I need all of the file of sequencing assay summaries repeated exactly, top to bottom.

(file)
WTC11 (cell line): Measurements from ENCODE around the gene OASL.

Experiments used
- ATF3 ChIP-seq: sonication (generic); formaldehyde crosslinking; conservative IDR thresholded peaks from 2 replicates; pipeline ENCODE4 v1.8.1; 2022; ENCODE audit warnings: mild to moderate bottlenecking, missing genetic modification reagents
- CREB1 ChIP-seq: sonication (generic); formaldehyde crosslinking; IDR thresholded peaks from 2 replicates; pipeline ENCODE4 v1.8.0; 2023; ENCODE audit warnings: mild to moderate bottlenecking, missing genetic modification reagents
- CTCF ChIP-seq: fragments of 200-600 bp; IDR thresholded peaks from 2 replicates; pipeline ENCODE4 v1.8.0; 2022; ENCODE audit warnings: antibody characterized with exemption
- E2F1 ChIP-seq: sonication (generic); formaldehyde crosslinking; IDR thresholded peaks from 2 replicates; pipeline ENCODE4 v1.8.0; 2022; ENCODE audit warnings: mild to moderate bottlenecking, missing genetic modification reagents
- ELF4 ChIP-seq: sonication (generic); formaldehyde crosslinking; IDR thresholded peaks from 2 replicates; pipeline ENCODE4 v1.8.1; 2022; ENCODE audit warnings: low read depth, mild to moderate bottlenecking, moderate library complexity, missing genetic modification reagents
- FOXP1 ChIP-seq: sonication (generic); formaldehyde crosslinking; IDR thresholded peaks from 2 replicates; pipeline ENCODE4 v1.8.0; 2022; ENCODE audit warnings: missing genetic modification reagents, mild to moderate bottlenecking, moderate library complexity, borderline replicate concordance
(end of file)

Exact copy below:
WTC11 (cell line): Measurements from ENCODE around the gene OASL.

Experiments used
- ATF3 ChIP-seq: sonication (generic); formaldehyde crosslinking; conservative IDR thresholded peaks from 2 replicates; pipeline ENCODE4 v1.8.1; 2022; ENCODE audit warnings: mild to moderate bottlenecking, missing genetic modification reagents
- CREB1 ChIP-seq: sonication (generic); formaldehyde crosslinking; IDR thresholded peaks from 2 replicates; pipeline ENCODE4 v1.8.0; 2023; ENCODE audit warnings: mild to moderate bottlenecking, missing genetic modification reagents
- CTCF ChIP-seq: fragments of 200-600 bp; IDR thresholded peaks from 2 replicates; pipeline ENCODE4 v1.8.0; 2022; ENCODE audit warnings: antibody characterized with exemption
- E2F1 ChIP-seq: sonication (generic); formaldehyde crosslinking; IDR thresholded peaks from 2 replicates; pipeline ENCODE4 v1.8.0; 2022; ENCODE audit warnings: mild to moderate bottlenecking, missing genetic modification reagents
- ELF4 ChIP-seq: sonication (generic); formaldehyde crosslinking; IDR thresholded peaks from 2 replicates; pipeline ENCODE4 v1.8.1; 2022; ENCODE audit warnings: low read depth, mild to moderate bottlenecking, moderate library complexity, missing genetic modification reagents
- FOXP1 ChIP-seq: sonication (generic); formaldehyde crosslinking; IDR thresholded peaks from 2 replicates; pipeline ENCODE4 v1.8.0; 2022; ENCODE audit warnings: missing genetic modification reagents, mild to moderate bottlenecking, moderate library complexity, borderline replicate concordance